Born: 4 March, 1971, in Shetland. Died: 4 August, 2013, in Glasgow, aged 42.
THE remote and close-knit community of Fair Isle, as well as the wider Shetland cultural scene, has lost a key member with the untimely passing of Lise Sinclair.
Sinclair, just 42 when she succumbed to a brain tumour, was deeply involved in Fair Isle life – bringing up four children, crofting, teaching music in the local school, playing the organ at the Methodist chapel, running the island’s choir and helping produce the local newspaper, the Fair Isle Times.
However, it was her music and poetry, the two often potently combined, that brought her name to audiences throughout Shetland and well beyond and made her a cultural ambassador for her island.
Her poetry and music were inseparable from the northern island landscape that surrounded her and from the similarly rugged Norse-influenced Shetland dialect to which she was deeply committed, and which she presented to local and international audiences through her writing, readings, concerts and recordings, appearing in island halls as well as festivals such as Glasgow’s Celtic Connections and others in Germany, Finland and Iceland.
Lise Sinclair grew up on her mother’s native Fair Isle – that three-mile long outcrop of sea-girt land midway between Shetland and Orkney. Her father was a Burra man. She attended the local primary school then, like many island children, had to leave to attend secondary school in Lerwick. After a long period of ill-health, however, she eventually attended a sixth form college in England, before becoming a student at Glasgow School of Art for a period.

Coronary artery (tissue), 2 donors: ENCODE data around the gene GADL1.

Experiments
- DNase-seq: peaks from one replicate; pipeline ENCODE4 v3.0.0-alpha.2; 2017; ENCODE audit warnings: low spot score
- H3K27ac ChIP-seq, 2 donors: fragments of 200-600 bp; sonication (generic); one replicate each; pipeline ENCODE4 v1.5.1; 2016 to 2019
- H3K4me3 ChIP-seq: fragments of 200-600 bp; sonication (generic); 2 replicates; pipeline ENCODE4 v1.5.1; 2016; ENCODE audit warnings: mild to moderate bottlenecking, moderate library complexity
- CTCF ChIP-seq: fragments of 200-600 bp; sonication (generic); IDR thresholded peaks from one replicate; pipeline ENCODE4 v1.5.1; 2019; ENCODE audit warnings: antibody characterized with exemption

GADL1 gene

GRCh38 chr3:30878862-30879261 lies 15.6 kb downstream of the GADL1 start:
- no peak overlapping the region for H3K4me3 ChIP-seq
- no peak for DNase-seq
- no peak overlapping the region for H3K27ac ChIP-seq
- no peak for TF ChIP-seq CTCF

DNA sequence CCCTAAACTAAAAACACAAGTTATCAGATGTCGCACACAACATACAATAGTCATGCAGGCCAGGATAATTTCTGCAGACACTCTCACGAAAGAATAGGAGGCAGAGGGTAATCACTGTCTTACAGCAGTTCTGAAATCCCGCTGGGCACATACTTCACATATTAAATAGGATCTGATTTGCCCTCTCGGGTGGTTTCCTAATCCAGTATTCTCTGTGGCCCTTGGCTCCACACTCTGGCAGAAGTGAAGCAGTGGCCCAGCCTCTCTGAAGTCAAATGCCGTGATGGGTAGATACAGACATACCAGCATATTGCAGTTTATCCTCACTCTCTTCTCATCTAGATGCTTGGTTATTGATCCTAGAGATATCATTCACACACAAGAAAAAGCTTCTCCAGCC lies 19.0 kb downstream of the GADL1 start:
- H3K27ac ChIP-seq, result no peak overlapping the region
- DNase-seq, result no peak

In 1991, she married another Fair Islander, Ian Best, who had trained in Norway before re-introducing traditional boat building to the island. They crofted at Kenaby and raised four children.
It was as a singer and songwriter that Sinclair initially started making a reputation for herself. With her mother and two uncles, she was a member of the harmony group Frideray (an old Norse name for Fair Isle) which, unlike Shetland’s many fiddle-centric groups, homed in on Shetland’s song heritage.
She became increasingly interested in poetry – the Shetland poet Stella Sutherland being a major influence, as well as the Orcadian bard George Mackay Brown – and also committed to using Shetland dialect. Her collections include Here (2006), and White Below (2010), as well as contributions to anthologies, magazines and BBC Radio 3, and her poetry has been translated into various European languages. As poetry and music intertwined – one reviewer described her performances as “both earthy and ethereal” – she composed Ivver Entrancin Wis, a suite based on the work of various Shetland poets including Sutherland, Rhoda Bulter and Laurence Graham. It was performed by an impressive line-up of singers and musicians, including fiddler Chris Stout, also from Fair Isle, harpist Catriona McKay and cellist Wendy Weatherby, and released on CD in 2008.